Fear of the Unknown

For many of us, there is nothing more terrifying than the thought of our smartphone breaking.  Our heart sinks and panic sets in as the phone slips from our grasp and plunges to its doom upon the hard ground below.  This is the reason Americans invest billions each year in protective covers and screens. Not because an accident will definitely happen, but so they are covered in case it does.

For many Americans, their biggest fears are of the unknown.  A recent US survey indicated that Terrorism was the 2nd highest thing Americans fear most, with a total 41% of respondents saying they are fearful of a terrorist attack[1].  Many individuals are also wary of the risk of an accident, be it an unforeseen automobile accident, or something as unlikely as a shark attack.  This is why we continually invest in new tools and technologies designed to provide insurance and protect us when fear becomes a reality.

Medical Errors, the Hidden Killer

While billions are spent annually on upgrading the safety of automobiles, or protecting us from an outside attack, one of the biggest hidden killers in the US is something we rarely think about.  A study published in the BMJ found that the 3rd leading cause of death is not something that fills news headlines, like natural disasters or firearm related deaths, but medical errors.  The study found that fatal errors occurred in 0.71% of hospital admissions, leading to over 251,000 patient’s deaths annually[2].  Martin Makary, a professor of surgery at the Johns Hopkins University School of Medicine who led the study stated that often “It boils down to people dying from the care that they receive rather than the disease for which they are seeking care.”  While terrorism might be Americans second biggest fear, you are thousands of times more likely to die from a medical error than from a terrorist attack.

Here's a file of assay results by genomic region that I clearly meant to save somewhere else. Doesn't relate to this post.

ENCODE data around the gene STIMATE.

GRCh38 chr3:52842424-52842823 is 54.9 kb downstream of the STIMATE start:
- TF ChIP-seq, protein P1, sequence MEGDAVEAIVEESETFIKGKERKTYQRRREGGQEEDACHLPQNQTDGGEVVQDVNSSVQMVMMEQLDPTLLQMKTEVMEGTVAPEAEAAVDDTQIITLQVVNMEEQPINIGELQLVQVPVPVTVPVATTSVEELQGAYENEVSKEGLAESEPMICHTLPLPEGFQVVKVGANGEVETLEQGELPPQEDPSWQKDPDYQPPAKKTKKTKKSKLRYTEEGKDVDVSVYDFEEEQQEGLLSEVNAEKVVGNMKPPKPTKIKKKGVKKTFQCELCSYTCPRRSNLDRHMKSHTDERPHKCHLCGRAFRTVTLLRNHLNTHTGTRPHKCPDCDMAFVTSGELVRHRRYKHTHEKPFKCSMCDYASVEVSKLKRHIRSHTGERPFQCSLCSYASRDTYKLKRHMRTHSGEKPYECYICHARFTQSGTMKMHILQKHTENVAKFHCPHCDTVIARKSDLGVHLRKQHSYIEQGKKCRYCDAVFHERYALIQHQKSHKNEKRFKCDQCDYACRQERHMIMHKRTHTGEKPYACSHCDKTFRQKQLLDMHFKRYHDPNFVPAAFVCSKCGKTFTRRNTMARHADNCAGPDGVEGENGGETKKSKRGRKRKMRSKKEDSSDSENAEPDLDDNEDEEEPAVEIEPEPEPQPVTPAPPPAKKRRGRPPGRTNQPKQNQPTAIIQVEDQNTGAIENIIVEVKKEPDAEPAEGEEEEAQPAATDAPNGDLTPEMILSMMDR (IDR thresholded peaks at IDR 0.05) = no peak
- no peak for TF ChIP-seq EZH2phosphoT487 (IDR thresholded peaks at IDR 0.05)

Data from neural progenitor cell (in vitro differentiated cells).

To mitigate the risk of hospital acquired conditions and adverse events, hospitals are allocating resources and attention to preventing incidents like CAUTI, Surgical Site Infections and Falls.  While the incidence of these events has decreased as greater oversight and benchmarks have been established, the prevalence of patient identification errors is still an issue that hospitals must deal with.  In fast-paced patient care, there are numerous opportunities for patient ID errors, which increase as clinicians must now perform multiple duties and tasks across various patients.  A recent survey by the Institute for Healthcare Improvement found that 21 percent of adults report having personally experienced a medical error and 31 percent of Americans report that someone else whose care they were closely involved with experienced an error[3].

Positive Patient Identification is the Foundation of Patient Safety

Each year the Joint Commission publishes its National Patient Safety Goals.  These goals identify key initiatives and areas healthcare professionals should focus on to maximize patient safety and minimize the risk of adverse events.  The Joint Commission recently published their 2018 goals and the number one national patient safety goal continues to be “improving the accuracy of patient identification,” which has topped the list for the past several years in a row.